Hello and welcome to Food and Our
Future: Sustainable Food Systems in Southeast Asia. I’m Matthew Fielding and I’m the Lead Educator on the course. Today, I’m joined with Dr. Chusit Apirumanekul. Welcome, Chusit. Please introduce yourself to the learners. My name is Chusit. By my background, I’m a hydrologist, so I have extensive experience in working within the government agency in the Mekong region, focusing on the drought and flood risk management. Nice to meet you. Thank you. OK, so our first question then. How do you see the effects of climate change, such as flooding and drought almost complicate the ability to achieve environmental sustainability in the food sector?
I think that– we now can feel this kind of impact, so you see that climate change has an impact on the hydrological processes. So you see that, normally when the water’s moving around the hydrological components– rainfall turning to surface run-off– changing in climate will have those kind of significant impact on that, let’s say like spatial distribution of rainfall. Too much water, too little water. Too many hot days. Too many dry days. Let’s say we can have very intensive rainfall in a couple of hours or so. And that will have an impact on water resource availability. Which is the main input to the agricultural production system.
So I think that climate change, will have also definitely a significant impact on food security. And do you feel that smallholder farmers, or small-scale farmers suffer as equally as larger scale farms? So I would say that when we have those local stakeholder engagements, so mainly when we talk about the local farmer, they have no idea, in the past, what is the climate change. Let’s say in Thailand, we tend to think “more green”. So this is like, they say that we have better condition for climate change– to deal with climate change. But it seems that recently we can feel that there is a shift in the monsoon season. Let’s say we have late monsoon season, heavy rainfall.
So how can local people manage that? So I think that this have also a significant impact. And recently, the drought. So you see that the government– Thai government and also the government in this region– have a strategy to deal with the drought by asking the local farmer, and also even the bigger scale, to change the, let’s say, agricultural production system. So they change their crop type, changing the plantation period– the crop calendar. Which type of the crop, let’s say rice, didn’t consume enough water– and sugar cane also.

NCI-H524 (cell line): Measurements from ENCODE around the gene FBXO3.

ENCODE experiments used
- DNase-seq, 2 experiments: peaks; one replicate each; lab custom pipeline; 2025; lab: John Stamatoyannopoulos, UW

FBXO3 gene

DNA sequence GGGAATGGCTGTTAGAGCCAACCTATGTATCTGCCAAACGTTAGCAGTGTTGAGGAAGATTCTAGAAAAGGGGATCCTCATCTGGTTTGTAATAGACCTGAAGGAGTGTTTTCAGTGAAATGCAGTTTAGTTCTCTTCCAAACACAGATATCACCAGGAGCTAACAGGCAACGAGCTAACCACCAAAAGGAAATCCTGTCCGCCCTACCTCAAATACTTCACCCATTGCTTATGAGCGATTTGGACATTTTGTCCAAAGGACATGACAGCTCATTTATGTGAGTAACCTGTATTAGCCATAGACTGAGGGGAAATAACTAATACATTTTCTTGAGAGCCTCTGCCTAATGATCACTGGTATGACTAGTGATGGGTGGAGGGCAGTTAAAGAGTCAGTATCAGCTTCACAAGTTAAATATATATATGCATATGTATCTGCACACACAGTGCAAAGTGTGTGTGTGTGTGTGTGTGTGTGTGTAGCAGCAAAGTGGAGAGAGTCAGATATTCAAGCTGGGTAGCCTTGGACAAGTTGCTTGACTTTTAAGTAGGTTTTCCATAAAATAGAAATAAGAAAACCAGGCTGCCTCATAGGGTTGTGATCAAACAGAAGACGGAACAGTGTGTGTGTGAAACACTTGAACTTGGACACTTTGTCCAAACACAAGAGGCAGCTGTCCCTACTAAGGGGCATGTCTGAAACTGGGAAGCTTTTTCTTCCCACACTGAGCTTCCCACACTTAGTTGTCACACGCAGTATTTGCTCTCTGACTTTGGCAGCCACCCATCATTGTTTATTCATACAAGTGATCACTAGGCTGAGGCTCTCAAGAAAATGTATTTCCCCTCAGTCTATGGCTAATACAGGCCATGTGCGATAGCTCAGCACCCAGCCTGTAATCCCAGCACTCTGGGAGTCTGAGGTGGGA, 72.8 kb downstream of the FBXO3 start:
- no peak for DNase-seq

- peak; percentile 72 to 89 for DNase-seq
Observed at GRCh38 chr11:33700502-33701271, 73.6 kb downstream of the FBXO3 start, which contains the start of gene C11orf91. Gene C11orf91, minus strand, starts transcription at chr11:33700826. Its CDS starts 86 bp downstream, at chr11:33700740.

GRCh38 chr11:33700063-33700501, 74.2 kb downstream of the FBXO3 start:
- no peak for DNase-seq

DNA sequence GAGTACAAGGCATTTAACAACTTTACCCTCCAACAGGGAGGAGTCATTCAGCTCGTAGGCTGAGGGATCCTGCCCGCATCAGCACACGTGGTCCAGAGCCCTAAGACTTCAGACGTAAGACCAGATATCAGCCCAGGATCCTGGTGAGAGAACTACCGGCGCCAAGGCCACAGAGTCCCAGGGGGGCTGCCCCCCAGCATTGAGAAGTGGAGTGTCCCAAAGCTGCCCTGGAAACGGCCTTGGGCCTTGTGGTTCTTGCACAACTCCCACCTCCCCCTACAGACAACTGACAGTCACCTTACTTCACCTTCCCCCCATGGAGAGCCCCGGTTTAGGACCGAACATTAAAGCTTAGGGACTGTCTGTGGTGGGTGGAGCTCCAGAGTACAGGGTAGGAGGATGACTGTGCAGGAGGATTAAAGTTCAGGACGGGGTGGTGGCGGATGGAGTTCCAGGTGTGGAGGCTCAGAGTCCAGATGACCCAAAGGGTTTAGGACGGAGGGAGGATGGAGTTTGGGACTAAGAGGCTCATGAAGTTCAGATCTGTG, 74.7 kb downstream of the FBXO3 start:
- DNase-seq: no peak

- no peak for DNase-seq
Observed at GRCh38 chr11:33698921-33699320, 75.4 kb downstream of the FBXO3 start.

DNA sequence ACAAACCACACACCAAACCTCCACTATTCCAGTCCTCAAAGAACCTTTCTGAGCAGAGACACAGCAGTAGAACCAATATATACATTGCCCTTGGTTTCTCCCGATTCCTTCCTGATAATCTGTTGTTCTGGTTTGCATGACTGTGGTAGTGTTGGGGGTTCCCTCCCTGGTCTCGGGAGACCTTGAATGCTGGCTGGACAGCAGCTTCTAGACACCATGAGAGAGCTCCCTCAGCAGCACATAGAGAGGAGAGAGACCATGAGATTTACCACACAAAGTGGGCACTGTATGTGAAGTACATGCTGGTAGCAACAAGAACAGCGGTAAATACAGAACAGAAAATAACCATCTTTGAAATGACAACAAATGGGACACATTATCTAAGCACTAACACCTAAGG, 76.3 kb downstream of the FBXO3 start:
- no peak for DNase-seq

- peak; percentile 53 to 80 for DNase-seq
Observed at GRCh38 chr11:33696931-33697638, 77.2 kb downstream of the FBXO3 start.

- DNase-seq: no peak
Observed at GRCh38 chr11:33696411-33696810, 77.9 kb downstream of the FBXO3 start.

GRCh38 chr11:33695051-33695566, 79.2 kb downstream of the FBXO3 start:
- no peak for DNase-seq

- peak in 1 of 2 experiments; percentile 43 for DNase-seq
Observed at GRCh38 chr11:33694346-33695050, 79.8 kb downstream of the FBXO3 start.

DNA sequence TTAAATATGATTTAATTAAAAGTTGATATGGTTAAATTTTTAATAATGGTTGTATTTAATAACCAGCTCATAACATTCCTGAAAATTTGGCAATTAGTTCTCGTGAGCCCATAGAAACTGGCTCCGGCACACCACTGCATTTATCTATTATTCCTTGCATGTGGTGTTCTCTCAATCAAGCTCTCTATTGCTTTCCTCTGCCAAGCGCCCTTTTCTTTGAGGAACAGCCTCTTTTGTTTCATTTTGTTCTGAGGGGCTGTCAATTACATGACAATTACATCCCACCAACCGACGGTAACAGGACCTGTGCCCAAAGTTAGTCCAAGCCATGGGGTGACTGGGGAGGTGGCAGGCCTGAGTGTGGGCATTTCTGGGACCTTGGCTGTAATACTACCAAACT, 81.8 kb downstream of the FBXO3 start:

So the government asks that even local people, and also the regional farmer also, to change the crop into bean so that we will consume less water and also government can also manage the dam operations and water resource availability. And has that– broadly, has that been successful? From what I have heard also, it seems quite OK, because you see that, I mean in term of collaboration from farmers. So it seems that, government is very happy with what they can support. So let’s say the rice area was reduced more than 50%. So mainly they change it to the bean. But at the same time, we also expect some uncontrolled factor, let’s say more rainfall, which we cannot control.
But the monsoon season already start, so hopefully we could get more water. But at the same climate change also adding a kind of uncertainty into hydrological systems. We have more rainfall, you can see that right now we have more rainfall in Bangkok. So we expect that heavy rainfall to be happening upstream of the dam. In fact we are not that lucky. Some part, so let’s say, the total amount of water can fill up the water storage in the dam. But not all. Mainly if we have those kind of the impact to the people downstream. Once when we have this kind of intensive rainfall at the downstream which we expect to be getting upstream. Thank you very much, Chusit.
Thank you, Matthew. And remember, you can carry on your discussions related to these themes on the webpage. Thank you very much. Thank you.